“The Forest Remnant Protection and Connectivity – Hoteo Catchment project will fence off valuable native bush blocks on farms in the Hoteo River catchment, north of Auckland. The target is for a minimum of 2.5 kilometres of fencing each year.
Advice about animal pest control will be given through a series of community animal pest control workshops. By the end of the three-year project, the Trust aims for 20,000 hectares to have an animal pest control plan being carried out to best-practice standards.
The Trust will also train children from 15 local schools on how to control introduced pests and to track their results using the University of Auckland’s CatchIT system. It hopes that 60 per cent of the families involved will continue to use a trap on their properties and to record the catches, and that 30 per cent of parents will attend a follow up workshop.
“The Government is committed to Predator Free 2050 – a plan to eradicate rats, stoats and possums from New Zealand and protect precious native species. By encouraging local farming families to take an active stewardship role in trapping and recording catch data we will continue to build interest and enthusiasm for pest control. Longer term, widespread local participation could become the community norm with great potential benefits in reduction of pests.”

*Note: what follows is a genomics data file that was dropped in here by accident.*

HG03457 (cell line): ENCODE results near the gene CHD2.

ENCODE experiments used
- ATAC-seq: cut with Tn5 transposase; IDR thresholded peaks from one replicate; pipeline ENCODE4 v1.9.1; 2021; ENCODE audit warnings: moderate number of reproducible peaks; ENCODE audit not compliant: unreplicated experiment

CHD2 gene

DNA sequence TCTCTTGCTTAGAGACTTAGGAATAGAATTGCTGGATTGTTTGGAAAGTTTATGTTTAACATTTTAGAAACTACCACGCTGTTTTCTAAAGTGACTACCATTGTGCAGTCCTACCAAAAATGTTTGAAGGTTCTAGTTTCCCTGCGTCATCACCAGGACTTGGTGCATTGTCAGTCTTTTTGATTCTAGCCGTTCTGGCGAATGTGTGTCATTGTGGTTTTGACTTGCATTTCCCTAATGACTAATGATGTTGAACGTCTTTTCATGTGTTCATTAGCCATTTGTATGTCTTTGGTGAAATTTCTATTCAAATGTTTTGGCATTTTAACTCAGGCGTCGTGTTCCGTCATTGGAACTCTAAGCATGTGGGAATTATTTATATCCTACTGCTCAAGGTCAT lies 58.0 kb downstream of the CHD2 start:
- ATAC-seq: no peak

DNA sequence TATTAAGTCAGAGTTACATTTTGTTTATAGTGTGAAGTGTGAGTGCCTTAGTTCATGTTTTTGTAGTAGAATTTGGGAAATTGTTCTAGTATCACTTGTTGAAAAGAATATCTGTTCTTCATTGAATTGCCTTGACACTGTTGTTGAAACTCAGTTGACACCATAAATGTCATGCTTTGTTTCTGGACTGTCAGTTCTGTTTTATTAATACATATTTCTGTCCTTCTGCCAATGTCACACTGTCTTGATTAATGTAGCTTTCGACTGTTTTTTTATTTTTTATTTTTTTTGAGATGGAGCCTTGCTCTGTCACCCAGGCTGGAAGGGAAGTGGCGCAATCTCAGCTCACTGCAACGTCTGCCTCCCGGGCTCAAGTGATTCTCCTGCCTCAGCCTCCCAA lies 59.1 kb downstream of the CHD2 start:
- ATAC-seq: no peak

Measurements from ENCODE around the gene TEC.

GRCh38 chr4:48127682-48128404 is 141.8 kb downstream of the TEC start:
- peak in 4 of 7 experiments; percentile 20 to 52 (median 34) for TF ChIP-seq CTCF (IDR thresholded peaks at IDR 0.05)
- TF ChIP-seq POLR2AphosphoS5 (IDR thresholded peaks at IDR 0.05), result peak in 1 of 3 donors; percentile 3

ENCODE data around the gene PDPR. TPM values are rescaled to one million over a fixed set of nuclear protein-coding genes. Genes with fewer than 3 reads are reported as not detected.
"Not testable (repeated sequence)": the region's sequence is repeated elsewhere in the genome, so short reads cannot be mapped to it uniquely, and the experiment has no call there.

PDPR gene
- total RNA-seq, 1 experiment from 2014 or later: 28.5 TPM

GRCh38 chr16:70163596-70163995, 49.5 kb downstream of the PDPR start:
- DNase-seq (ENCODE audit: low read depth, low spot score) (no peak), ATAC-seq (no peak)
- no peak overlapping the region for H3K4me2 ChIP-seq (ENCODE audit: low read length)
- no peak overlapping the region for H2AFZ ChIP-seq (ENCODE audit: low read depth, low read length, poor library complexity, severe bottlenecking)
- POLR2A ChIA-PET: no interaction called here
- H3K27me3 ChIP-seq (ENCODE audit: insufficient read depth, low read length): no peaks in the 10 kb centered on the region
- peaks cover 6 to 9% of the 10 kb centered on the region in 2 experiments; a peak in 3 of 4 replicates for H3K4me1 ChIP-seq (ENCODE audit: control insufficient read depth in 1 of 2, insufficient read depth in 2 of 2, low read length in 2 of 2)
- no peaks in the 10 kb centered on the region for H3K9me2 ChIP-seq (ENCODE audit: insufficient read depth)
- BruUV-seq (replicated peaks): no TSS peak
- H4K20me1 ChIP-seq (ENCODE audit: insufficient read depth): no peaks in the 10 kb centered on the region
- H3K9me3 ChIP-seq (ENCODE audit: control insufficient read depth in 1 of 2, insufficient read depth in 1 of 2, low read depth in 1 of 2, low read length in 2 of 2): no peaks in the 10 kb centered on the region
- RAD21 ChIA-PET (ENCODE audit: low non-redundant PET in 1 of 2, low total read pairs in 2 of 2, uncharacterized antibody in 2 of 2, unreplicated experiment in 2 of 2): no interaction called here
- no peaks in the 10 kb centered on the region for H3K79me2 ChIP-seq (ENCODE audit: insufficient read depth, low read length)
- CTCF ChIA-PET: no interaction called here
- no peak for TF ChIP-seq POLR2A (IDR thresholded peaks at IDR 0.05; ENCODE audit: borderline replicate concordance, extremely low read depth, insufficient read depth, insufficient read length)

“It’s great to see the local landowners, communities and councils working together to create a lasting legacy of a pest-free forest where native plants, birds and animals can thrive and be enjoyed by everyone.”
The Community Environment Fund provides funding so New Zealanders are empowered to take environmental action. The Fund support projects that strengthen partnerships, raise public awareness of environmental issues, and encourage community participation in environmental initiatives. Since 2010 the fund has awarded more than $12 million to environmental projects.
Taranaki-based Te Whenua Tōmuri Trust Board has been granted over $130,000 from the Community Environment Fund towards its ‘Maru Wai Matara – Kaitiaki Taiao’ project, Associate Environment Minister Scott Simpson announced today.